dematerialized games cannot ultimately be resold

dematerialized games cannot ultimately be resold

The Paris Court of Appeal has rendered a judgment invalidating a first court decision taken in 2019 for the resale of second-hand dematerialized games.

This is The Informed website which reports this court decision rendered on October 21. The dispute between the Steam platformbelonging to the video game giant Valve, to the consumer association UFC-Que Choisir had been sent to appeal following a first decision favorable to the association in 2019.

A first hope in 2019

At the end of 2015, the UFC-Que Choisir association sued Valve for its clauses deemed abusive. The association highlighted in particular the difference in treatment of the second-hand market. Only boxed games could be resold, while games without physical support, or dematerialized, were deprived of it. 14 clauses in Steam’s terms of use had been deemed abusive by the Paris tribunal de grande instance in 2019. A decision had therefore been rendered in favor of the company’s complaint.UFC-What to choose. “Valve can no longer oppose the resale of this copy (or exemplar) even if the initial purchase is made by way of download”.

Big boxed games like Call of Duty can be resold, but not their version bought online.©Steam

A victory for the consumer association and a beacon of hope towards the creation of a new major dematerialized second-hand market that can finally touch the pc. But Valve immediately decided to appeal this decision. The repercussions on the company and its platform for selling online games would have been too great and costly if it had left it at that.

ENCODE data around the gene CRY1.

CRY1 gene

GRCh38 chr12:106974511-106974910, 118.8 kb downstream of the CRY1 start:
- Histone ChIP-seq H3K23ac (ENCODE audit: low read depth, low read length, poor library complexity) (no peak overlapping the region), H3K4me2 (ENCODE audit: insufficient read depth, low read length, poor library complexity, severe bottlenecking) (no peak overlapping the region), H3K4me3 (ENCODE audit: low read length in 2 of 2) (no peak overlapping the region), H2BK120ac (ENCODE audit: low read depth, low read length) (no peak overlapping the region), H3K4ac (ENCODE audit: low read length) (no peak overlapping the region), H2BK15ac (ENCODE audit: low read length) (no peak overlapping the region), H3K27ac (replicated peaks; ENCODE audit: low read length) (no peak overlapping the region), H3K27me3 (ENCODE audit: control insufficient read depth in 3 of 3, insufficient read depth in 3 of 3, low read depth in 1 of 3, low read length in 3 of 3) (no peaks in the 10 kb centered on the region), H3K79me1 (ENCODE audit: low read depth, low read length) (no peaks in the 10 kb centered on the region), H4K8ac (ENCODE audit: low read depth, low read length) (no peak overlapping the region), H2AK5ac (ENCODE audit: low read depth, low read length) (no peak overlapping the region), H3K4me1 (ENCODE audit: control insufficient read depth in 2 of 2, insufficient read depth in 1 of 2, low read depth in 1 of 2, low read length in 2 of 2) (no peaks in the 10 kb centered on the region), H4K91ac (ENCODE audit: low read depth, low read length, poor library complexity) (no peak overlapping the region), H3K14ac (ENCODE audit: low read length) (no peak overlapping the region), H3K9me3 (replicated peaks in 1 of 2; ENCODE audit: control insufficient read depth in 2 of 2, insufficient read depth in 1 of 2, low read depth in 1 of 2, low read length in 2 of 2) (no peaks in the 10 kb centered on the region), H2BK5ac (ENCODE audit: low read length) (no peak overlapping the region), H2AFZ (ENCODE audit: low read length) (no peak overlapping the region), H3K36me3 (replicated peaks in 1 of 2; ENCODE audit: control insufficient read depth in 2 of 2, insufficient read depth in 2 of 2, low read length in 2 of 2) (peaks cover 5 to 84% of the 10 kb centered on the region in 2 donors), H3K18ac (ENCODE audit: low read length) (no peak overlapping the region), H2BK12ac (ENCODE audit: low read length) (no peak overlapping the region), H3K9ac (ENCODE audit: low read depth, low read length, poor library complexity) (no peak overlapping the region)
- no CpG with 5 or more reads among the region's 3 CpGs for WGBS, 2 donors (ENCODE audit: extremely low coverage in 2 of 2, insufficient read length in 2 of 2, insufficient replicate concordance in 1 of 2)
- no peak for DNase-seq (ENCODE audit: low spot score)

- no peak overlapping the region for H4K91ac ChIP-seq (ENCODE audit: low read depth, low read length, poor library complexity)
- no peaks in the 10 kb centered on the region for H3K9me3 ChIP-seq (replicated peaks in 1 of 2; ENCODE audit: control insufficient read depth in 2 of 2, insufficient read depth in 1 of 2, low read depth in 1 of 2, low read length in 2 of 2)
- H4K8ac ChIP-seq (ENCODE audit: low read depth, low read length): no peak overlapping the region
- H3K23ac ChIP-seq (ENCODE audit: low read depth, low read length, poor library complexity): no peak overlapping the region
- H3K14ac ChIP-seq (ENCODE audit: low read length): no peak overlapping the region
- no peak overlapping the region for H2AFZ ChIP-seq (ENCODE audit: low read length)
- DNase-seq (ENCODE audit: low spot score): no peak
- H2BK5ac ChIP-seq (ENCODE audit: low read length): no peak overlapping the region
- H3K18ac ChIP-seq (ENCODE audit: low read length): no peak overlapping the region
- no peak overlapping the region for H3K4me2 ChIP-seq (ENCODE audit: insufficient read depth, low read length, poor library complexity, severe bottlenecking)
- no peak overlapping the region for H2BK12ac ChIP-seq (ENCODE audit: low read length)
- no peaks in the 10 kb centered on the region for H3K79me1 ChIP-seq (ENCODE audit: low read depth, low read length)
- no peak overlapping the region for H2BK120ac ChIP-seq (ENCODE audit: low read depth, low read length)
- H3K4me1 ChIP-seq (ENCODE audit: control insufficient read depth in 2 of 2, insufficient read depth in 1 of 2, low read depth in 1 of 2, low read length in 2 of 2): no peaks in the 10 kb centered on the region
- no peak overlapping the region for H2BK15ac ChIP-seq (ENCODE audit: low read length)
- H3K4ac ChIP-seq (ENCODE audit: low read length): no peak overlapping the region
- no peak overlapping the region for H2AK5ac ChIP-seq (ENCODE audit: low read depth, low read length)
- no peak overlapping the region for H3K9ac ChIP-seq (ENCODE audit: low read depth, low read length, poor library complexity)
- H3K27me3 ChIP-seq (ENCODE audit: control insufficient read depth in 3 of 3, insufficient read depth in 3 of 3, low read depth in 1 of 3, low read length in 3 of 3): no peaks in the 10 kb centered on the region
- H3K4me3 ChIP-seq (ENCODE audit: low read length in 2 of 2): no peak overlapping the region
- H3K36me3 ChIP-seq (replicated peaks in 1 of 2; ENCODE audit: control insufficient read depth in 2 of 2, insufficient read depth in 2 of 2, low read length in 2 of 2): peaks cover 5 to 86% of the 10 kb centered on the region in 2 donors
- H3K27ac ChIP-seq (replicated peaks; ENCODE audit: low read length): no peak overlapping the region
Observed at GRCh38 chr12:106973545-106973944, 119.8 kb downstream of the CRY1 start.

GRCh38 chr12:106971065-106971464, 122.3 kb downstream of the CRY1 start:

Now a victory for Valve

Finally, the judgment on appeal of this case took place on October 21 with a totally different outcome. The Paris Court of Appeal has indeed agreed this time with Valve. And it is the question of copyright that will win the case for the American publisher. Since video games are considered as artistic works and no longer as simple software (whose resale is authorized), their resale would harm the rights holders.

We can read in the judgment “The market for second-hand immaterial copies of video games (sic) is likely to affect the interests of copyright owners much more strongly than the market for second-hand computer programs. »

The UFC-Que Choisir has not yet reacted on its site and, as indicated BFM Tech, we do not know if the association will appeal to the Court of Cassation, the last step still possible before a final decision. Be that as it may, the hopes of one day seeing a second-hand dematerialized game market emerge are dwindling sharply.